Santaf de Bogot 21 cm 278 p il Encuadernaci n en tapa blanda de editorial ilustrada Contiene ilustraciones en blanco y negro. Este libro es de segunda mano y tiene o puede tener marcas y se ales de su anterior propietario....
|Title||:||Patagonia (tierra magica para viajeros y alpinistas) (Grandes Espacios)|
|Publisher||:||Ediciones Desnivel S.L 22 M rz 2000|
|Number of Pages||:||477 Pages|
|File Size||:||688 KB|
|Status||:||Available For Download|
|Last checked||:||21 Minutes ago!|
Patagonia (tierra magica para viajeros y alpinistas) (Grandes Espacios) Reviews
Reviews of Bruce Chatwin's "In Patagonia" tend to gush emotionally about Chatwin's spare verse and quirky sketches of colorful characters. Others have claimed to have used his book as a guide while living in Patagonia. As much as Chatwin's now-famous travelogue offers pleasant reading, it still pales in comparison to other Patagonian travel books, including "Edward Chace, A Yankee in Patagonia." Chatwin also liberally hijacked ideas straight from previous authors, who made his journey and investigated the same people and subjects a full four or five decades before the publication of "In Patagonia." What's more, the locals down there (and a Ph.D candidate in Patagonia history I met on my journeys) hate Chatwin, claiming he was sloppy with his facts about their relatives. Chatwin's name in Patagonia is as popular as General Sherman's in Atlanta. So don't get overwhelmed by the Chatwin hype. Browse the Patagonian classics you'll find on most library shelves first, then reread this so-called masterpiece. Comparative shopping is worth the effort here.
I am just back from a far too brief whirlwind trip to Patagonia and even though all the guide books correctly advise reading In Patagonia before going. I had had no time. Bruce Chatwin places a human experiences context around the faintly disturbing sights and odd feelings todays visitors will have but can't fully understand. There has been little change there since Bruce Chatwin wrote about this amazing place in the 1970's. Only a thin veneer of new tourist facilities on the frame of remotness and lonliness that seems to haunt the semi ghost towns and desolate landscapes. Bruce Chatwin's in-depth experiences breathe life into untold stories and feelings that seem unapproachable to the visitor on a timetable. I wanted the book to go on and on with story after story to illuminate my memories and understanding of Patagonia. I delighted in every chapter.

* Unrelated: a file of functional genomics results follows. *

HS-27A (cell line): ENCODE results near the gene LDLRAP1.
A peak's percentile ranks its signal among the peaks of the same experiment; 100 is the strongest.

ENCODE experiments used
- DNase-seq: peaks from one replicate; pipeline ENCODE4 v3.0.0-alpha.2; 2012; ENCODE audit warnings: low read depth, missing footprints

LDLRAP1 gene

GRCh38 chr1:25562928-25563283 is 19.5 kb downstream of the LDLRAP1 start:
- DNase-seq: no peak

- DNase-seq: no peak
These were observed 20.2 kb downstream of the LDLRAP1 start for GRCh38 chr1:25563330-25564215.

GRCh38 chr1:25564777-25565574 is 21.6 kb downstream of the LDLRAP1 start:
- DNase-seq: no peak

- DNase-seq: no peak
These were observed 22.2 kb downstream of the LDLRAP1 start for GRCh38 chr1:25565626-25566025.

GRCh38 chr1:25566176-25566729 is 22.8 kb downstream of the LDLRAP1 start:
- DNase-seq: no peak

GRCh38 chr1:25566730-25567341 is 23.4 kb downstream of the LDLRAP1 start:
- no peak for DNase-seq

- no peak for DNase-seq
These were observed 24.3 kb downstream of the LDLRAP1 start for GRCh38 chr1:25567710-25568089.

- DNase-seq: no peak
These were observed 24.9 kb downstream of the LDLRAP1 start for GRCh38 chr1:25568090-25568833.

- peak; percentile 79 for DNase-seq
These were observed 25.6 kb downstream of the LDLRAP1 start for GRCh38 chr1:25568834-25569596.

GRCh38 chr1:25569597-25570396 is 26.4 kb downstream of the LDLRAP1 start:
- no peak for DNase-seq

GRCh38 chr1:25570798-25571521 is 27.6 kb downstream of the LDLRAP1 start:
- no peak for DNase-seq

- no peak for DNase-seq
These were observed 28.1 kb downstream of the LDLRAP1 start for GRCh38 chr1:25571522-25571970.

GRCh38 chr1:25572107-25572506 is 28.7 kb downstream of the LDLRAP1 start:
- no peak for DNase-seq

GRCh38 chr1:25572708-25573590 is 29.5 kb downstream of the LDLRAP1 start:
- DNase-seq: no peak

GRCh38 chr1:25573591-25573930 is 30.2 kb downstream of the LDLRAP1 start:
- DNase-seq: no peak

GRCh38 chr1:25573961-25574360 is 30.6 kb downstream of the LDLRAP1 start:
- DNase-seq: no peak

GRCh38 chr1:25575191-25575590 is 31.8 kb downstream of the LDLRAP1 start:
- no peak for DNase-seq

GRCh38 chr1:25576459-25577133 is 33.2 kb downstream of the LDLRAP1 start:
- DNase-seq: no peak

Diese Sammlung von Erlebnisberichten und Recherchen über die Geschichte und Kultur Südamerikas (nicht nur Patagoniens!) ist vielleicht nicht so populär wie die "Traumpfade", dafür aber fundierter und lehrreicher als alle anderen Bücher Chatwins.Dass dabei seine Hintersinnigkeit und sein Sinn für die Absurditäten des Lebens nicht zu kurz kommen, erwartet ohnehin jeder, der Chatwin kennt. Dabei versucht er nie, zu gefallen, sondern begeistert nur durch seine präzise und elegante Sprache.Absolut lesenswert. Auch wenn man (noch) nicht weiss, wo Patagonien liegt.
This is a wonderful collection of tall tales, fiction, fact and bizarre anecdotes, loosely connected by their association with a sparsely populated part of South America. Unfortunately critics and publishers in their obsessive need to categorise books, called it a Travel Book. This was misleading, as are the claims that he reinvented travel writing or had some sort of unique insight into Patagonia, its people, history and landscape. Chatwin was primarily a storyteller, not a travel writer or an expert on Southern Argentina. His talent for the 5-6 page yarn is unparalleled in modern literature and this is as good as anything he wrote.
After three years in Patagonia, on the Argentine side mostly,Chatwins book describes it beautifully. From Bahia Blanca to Ushuaia,my first year I used it as a travel guide. Chatwin managed to objectively consider the Argentine with an equal eye, as opposed to Theroux coloniality. I made a lot of friends in Argentina, and reading Chatwin was like studying an excellant text before the exam.
In Patagonia is unforgettable. Chatwin creates a frontier of possibilities, and populates it with stories of the living and the dead. In Patagonia is about travel and transience, settlement and desolation, Butch and Sundance, Evita and exile, memory and ghosts, dinosaurs and loneliness, the wind and the land, Welshmen and Lithuanians, and beauty. Read it
What travel writing should be. History, observation and quirky encounters and tales woven together to create a unique form of story telling. With humor as dry as the Sahara the author reveals the unique history, people, geography and climate of Patagonia. This guy makes Paul Thoroux read like Fromer's
Being Patagonia a huge extension of land, everyone expects that it's a vast and complex subject to write about. Reading this book made me feel that, in a certain moment, there'd be a shocking experience or kind of "revelation" for the author. But, as the chapters ran, I got somewhat frustrated and felt that, despiting his skills as a writer, Bruce didn't really try to deepen himself on the mysteries of the region, remaining in the surface of some sparses topics, like go in search of Butch Cassidy & Sundance Kid's steps there, sheep raisers, etc... Anyway, it still had a story good enough to encourage me to take my car and drive some 7.500 Km from home and know Patagonia. I expect to write a further review after completing this trip (mid-March).